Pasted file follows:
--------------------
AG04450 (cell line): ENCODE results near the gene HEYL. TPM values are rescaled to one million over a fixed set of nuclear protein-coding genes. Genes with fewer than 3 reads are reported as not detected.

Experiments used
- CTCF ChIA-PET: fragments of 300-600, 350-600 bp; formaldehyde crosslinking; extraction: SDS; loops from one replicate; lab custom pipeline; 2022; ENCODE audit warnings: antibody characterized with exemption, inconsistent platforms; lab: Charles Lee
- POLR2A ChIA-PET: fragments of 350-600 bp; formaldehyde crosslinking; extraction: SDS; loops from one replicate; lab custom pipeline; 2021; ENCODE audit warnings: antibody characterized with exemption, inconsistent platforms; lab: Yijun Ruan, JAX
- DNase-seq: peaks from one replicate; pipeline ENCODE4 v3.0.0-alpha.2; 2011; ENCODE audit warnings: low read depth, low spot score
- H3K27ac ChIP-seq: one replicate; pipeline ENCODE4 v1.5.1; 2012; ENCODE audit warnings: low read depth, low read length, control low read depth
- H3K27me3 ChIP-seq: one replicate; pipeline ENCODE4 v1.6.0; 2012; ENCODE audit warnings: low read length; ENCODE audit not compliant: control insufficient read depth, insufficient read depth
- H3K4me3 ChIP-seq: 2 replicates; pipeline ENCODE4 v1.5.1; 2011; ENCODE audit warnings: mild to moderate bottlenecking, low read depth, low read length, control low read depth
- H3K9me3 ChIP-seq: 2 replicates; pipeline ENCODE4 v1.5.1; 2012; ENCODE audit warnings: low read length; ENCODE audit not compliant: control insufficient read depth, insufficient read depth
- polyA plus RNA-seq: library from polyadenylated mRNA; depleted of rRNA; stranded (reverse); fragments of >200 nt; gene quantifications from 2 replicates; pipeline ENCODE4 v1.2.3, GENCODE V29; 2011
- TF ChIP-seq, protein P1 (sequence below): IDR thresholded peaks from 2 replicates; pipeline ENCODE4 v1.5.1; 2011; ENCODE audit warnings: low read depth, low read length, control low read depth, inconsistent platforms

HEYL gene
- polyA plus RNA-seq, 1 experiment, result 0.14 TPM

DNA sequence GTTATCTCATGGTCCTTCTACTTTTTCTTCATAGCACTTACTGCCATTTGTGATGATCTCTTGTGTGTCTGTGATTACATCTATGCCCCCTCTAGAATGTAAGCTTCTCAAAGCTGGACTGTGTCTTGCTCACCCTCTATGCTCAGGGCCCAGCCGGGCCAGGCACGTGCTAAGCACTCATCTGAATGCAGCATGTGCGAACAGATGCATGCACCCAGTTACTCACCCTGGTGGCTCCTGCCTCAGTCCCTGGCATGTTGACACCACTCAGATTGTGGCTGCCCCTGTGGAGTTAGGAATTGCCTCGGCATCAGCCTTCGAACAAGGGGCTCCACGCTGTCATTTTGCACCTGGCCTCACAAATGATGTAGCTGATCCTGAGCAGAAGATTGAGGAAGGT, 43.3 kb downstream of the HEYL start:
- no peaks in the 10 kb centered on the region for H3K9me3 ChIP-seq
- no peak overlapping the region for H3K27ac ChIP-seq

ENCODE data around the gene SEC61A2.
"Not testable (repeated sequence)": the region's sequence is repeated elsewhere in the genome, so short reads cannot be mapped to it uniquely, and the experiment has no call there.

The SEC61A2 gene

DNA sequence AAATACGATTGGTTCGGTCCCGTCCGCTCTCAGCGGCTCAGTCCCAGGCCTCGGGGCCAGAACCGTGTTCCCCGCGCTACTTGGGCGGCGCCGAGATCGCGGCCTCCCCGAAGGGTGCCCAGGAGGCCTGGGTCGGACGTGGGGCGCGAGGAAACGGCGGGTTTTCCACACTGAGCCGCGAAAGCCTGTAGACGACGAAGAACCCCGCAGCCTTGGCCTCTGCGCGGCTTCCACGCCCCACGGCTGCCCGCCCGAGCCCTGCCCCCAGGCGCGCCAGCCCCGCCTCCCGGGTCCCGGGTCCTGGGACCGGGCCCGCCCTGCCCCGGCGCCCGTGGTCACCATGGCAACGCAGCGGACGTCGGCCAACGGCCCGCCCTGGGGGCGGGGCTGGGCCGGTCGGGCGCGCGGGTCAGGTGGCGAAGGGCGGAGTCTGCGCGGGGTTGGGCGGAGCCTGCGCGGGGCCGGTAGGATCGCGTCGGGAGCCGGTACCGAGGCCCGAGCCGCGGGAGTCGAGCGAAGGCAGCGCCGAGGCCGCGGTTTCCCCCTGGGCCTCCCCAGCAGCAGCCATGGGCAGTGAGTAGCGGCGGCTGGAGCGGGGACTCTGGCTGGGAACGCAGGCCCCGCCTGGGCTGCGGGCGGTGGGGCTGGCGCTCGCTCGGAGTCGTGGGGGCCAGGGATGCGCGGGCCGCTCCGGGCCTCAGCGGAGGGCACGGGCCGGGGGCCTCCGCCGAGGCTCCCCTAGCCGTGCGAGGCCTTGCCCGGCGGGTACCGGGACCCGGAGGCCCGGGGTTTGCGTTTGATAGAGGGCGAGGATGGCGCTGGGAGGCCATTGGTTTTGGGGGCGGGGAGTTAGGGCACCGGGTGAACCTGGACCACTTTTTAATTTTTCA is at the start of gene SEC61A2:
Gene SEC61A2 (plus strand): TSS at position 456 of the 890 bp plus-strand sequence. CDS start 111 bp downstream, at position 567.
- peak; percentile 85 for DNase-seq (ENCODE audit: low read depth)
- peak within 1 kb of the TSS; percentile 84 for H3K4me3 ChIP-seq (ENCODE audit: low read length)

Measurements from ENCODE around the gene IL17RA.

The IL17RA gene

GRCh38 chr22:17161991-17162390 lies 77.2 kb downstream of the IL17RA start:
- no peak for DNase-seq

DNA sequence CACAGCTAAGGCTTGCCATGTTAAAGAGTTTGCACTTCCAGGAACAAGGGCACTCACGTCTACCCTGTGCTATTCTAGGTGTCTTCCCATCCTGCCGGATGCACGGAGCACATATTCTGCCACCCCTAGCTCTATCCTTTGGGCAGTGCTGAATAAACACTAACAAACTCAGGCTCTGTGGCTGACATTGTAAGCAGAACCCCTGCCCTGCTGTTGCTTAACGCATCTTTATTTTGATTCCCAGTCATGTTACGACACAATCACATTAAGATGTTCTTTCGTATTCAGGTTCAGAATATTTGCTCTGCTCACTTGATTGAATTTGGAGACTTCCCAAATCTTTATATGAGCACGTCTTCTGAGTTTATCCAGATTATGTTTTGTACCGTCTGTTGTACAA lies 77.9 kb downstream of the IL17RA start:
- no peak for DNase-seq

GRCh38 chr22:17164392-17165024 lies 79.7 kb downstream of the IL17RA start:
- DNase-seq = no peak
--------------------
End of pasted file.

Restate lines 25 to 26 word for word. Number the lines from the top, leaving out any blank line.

The IL17RA gene

GRCh38 chr22:17161991-17162390 lies 77.2 kb downstream of the IL17RA start: